Blümel lets the conflict with the EU Commission escalate

The Ministry of Finance has not submitted a new application for approval of Fixed Cost Grant II for domestic companies. Blümel holds the EU Commission solely responsible for blocking the Corona aid measures.

Finance Minister Gernot Blümel shows no willingness to compromise and thus escalates the conflict with the EU Commission over the fixed cost subsidy II. On Wednesday, he waived a reformulated application to the EU Competition Commissioner Margrethe Vestager in order to obtain approval. “We are obviously allowed to help Italians, Spaniards or French with Austrian tax money, but not Austrian companies,” he sums up instead.

The new fixed cost subsidy is subject to approval according to EU law. The EU Commission has made it clear several times that Austria’s justification for the aid is insufficient. One could not argue with a natural disaster, as was still possible with the first version of the fixed cost subsidy, but had to argue with a severe economic crisis. After all, there is no longer a lockdown, argued the head of the EU Commission’s representation in Vienna, Martin Selmayr. The most recent controversial issues were the maximum amount of funding – the commission insisted on 800,000 per company in most cases – and the duration of the measure.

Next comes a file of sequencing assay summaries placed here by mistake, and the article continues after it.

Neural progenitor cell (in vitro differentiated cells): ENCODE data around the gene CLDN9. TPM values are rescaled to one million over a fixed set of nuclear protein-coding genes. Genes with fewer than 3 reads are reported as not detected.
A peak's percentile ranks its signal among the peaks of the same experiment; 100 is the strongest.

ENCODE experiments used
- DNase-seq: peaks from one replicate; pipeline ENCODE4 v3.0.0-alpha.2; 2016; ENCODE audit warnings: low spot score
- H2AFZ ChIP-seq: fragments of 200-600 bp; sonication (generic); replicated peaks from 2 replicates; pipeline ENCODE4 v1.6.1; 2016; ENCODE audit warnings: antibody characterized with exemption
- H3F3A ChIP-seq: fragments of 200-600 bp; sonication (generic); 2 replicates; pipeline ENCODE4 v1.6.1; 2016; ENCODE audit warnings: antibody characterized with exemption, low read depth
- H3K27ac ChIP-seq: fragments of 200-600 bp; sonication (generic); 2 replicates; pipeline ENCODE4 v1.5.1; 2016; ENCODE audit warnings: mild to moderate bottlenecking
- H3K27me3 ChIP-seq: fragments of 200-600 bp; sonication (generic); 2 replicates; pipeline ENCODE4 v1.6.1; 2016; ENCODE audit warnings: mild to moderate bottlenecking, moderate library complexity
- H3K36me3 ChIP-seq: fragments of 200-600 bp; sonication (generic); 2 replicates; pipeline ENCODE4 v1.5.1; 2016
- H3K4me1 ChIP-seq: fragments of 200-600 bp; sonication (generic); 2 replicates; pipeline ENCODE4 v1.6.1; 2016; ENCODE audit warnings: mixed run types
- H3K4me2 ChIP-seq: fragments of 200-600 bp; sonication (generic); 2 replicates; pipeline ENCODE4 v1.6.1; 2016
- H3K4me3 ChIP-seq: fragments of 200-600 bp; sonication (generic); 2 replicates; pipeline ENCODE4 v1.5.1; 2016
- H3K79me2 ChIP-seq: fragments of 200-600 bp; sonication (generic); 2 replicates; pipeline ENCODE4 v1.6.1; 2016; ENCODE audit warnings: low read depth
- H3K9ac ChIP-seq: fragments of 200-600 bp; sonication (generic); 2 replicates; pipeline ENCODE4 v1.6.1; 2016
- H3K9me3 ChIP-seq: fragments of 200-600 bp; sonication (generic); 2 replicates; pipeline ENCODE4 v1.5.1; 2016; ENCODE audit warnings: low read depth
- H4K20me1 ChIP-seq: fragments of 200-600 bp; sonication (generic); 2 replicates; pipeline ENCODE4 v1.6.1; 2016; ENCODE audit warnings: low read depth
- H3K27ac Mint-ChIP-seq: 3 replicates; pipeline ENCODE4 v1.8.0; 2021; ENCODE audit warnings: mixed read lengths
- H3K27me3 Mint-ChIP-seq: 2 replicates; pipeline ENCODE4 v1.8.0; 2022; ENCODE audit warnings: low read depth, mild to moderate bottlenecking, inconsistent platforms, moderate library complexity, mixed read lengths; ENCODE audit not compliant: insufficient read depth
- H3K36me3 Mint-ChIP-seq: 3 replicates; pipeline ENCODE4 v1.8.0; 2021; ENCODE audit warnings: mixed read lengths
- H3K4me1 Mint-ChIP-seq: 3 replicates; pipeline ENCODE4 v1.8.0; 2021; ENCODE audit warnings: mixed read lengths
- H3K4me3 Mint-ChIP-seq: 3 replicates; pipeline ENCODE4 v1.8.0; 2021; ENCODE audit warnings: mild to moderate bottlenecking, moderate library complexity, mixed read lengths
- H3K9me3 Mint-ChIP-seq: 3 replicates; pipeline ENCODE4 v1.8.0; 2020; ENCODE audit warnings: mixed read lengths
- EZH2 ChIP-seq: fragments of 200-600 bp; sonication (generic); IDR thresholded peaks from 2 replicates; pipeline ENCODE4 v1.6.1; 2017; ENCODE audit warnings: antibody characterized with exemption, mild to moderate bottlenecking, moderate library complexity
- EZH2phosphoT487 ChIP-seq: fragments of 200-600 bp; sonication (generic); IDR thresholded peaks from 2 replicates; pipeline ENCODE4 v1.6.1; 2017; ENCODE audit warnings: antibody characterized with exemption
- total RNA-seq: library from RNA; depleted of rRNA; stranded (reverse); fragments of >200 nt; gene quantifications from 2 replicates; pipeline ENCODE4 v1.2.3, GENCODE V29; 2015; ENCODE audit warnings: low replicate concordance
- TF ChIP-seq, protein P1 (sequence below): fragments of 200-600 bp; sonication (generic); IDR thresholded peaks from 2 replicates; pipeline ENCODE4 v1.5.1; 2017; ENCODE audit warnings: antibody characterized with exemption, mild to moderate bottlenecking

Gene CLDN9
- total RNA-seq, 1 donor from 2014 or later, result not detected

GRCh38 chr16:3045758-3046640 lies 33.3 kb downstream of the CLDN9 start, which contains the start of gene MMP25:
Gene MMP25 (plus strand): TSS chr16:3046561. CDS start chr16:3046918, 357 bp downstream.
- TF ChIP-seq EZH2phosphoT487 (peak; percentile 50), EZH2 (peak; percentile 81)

Connection with the Vienna election campaign

According to Selmayr, in most cases support would be compatible with EU state aid law. Most recently he only pointed out that the Ministry of Finance had made mistakes in its application to Brussels. In the case of Corona aid measures for the state of Lower Austria, approval could be given within three days. The delay was now caused by the actions of the Ministry of Finance. However, the EU representative also hinted that he saw a connection with the Vienna election campaign, in which Blümel was running as the top candidate.

Criticism also comes from the opposition. NEOS boss Beate Meinl-Reisinger: “Blümel relies on clumsy anti-EU show instead of helping our companies. The fact that the aid often arrives slowly or is legally botched puts companies and jobs at risk. The finance minister must finally deliver and pay out the billions from the first aid package that have long been approved, instead of election campaigns. “

While the finance minister criticizes the EU bureaucratism almost every day, his own ministry had to make it clear that the aid of eight billion euros that had been targeted for fixed cost subsidy II was by no means used. By July, only 58.9 million euros of this had been paid out and a further 121.4 million euros approved.[QRWOT]

(“Die Presse”, print edition, 17.09.2020)

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